Sitpch, Yucatán — Construction workers clearing land for a housing development east of the Mérida periferico have possibly unearthed a Maya cemetery and traces of an ancient settlement.
Builders there have been replaced by INAH archaeologists, who have located the skeletal remains of 72 men, women and children, and 56 burial urns as well as some wooden coffins.
Other discoveries in Sitpch, a precinct of the capital city, connect the region to Oxmul, Polok Ceh, Cuzam, Chan Much, Nichak, Tzakan and Chankiuik cultures, evidence that Maya inhabited northern Yucatán in the pre-Classic period (400 BC-200 AD), and not starting in the Classic period that followed until 600 AD, as previously thought.
The urns have remained shut and are being examined with CT scans.
Archaeologist José Pantoja said that housing construction at Fraccionamiento Los Héroes has been suspended to safeguard the site, but persistent rain has hindered INAH’s efforts to investigate the burial site.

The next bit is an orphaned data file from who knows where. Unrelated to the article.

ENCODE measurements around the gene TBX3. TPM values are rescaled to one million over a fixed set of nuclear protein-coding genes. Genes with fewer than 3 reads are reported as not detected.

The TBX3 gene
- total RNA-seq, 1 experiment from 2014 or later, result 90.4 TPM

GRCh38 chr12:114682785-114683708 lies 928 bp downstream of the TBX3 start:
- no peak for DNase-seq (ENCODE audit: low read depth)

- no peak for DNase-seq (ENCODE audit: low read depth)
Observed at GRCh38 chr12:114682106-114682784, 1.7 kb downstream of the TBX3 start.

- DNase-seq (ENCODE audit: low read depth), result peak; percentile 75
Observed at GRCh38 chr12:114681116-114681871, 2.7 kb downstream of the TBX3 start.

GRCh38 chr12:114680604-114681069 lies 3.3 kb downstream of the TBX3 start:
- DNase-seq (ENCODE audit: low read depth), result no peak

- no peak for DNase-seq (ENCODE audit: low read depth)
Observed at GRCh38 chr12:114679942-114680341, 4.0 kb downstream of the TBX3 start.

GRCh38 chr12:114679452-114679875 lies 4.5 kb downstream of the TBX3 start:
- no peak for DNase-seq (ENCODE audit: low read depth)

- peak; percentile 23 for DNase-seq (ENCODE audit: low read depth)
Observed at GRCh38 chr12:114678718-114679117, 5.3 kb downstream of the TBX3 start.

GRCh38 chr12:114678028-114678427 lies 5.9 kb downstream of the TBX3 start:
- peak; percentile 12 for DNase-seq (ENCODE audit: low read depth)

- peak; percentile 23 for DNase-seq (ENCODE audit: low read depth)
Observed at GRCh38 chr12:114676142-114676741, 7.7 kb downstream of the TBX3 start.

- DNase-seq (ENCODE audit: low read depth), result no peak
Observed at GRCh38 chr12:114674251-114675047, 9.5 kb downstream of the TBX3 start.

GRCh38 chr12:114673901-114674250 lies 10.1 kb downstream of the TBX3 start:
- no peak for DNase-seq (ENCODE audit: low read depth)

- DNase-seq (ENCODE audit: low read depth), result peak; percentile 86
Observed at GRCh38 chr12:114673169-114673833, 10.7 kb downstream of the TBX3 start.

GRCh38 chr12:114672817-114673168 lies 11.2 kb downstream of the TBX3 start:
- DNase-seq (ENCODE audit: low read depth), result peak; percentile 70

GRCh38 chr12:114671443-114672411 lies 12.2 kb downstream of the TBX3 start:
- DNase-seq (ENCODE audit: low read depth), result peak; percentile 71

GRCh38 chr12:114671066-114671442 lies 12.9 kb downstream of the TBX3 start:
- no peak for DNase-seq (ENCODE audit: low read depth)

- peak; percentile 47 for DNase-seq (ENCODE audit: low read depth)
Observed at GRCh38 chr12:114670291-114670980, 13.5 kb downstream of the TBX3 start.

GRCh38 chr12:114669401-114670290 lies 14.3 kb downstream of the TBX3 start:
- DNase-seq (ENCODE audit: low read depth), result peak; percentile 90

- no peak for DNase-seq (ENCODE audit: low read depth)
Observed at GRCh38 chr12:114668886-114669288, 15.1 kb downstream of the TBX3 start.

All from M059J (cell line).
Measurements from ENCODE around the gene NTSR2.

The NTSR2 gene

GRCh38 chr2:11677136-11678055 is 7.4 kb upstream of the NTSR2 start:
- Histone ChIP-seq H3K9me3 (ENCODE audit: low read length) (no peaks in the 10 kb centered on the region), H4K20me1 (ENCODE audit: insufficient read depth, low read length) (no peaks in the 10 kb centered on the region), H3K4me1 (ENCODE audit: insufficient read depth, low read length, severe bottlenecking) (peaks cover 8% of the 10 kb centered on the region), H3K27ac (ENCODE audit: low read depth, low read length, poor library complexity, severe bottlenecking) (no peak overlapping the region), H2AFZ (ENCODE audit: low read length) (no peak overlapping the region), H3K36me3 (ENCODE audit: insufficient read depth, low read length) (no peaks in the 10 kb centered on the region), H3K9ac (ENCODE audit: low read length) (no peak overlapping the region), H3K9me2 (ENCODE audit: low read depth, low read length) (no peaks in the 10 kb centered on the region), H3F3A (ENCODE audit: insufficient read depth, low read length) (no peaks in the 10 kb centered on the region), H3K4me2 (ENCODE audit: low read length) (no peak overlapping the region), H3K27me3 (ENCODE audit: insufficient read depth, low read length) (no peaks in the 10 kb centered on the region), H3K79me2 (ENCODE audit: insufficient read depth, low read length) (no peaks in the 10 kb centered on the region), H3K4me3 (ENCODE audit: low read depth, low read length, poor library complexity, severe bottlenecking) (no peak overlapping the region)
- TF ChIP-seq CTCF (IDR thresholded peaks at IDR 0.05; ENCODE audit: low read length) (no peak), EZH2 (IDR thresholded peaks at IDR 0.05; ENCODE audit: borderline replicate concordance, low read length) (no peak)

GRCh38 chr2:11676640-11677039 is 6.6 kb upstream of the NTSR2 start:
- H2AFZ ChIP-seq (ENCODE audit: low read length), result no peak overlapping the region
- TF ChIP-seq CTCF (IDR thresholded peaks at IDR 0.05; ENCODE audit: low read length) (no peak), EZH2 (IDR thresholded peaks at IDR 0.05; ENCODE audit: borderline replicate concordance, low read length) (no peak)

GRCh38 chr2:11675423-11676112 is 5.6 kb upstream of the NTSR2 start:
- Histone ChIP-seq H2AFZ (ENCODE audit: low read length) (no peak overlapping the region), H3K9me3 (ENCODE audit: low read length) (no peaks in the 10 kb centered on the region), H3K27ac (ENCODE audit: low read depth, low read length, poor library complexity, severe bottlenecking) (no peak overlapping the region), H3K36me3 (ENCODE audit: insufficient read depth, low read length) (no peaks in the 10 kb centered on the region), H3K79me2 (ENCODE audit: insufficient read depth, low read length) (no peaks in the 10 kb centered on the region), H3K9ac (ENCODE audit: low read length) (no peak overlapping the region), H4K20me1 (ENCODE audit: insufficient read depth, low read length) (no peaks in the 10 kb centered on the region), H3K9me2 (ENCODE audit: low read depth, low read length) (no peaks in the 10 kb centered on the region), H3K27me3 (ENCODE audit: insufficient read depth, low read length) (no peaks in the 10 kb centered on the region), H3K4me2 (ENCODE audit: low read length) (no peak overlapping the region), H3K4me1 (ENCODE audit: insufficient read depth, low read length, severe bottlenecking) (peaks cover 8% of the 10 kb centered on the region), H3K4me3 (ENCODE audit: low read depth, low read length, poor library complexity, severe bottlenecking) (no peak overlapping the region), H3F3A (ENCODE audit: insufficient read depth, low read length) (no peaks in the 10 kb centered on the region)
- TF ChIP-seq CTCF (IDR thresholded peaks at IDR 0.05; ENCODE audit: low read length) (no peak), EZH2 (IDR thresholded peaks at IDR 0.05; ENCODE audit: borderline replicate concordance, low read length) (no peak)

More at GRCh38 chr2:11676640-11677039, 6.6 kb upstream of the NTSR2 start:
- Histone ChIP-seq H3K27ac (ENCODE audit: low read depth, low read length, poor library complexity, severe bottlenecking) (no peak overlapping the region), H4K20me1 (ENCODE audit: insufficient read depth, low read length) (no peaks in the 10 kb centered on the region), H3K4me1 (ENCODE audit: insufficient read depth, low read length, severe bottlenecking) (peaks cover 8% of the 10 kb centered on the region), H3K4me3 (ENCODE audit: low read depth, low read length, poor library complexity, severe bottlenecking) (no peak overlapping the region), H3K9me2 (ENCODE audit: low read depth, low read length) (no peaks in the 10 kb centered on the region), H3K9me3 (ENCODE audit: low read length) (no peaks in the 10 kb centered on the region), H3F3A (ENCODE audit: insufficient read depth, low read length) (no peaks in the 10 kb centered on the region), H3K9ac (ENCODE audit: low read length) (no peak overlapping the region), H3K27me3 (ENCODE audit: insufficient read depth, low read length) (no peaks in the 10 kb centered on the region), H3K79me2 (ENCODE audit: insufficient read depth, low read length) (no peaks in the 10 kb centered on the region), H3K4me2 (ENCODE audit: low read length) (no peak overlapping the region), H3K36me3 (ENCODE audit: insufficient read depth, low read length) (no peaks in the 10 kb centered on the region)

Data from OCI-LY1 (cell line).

In recent years, researchers have explored more than 15 newly discovered sites in the urban parts of Mérida, where to date INAH has recorded more than 30 sites with archaeological remains. INAH has registered 170 archaeological sites in Mérida, where parks and housing exist side-by-side with ancient sites.
Source: informador.com.mx, INAH, Wikipedia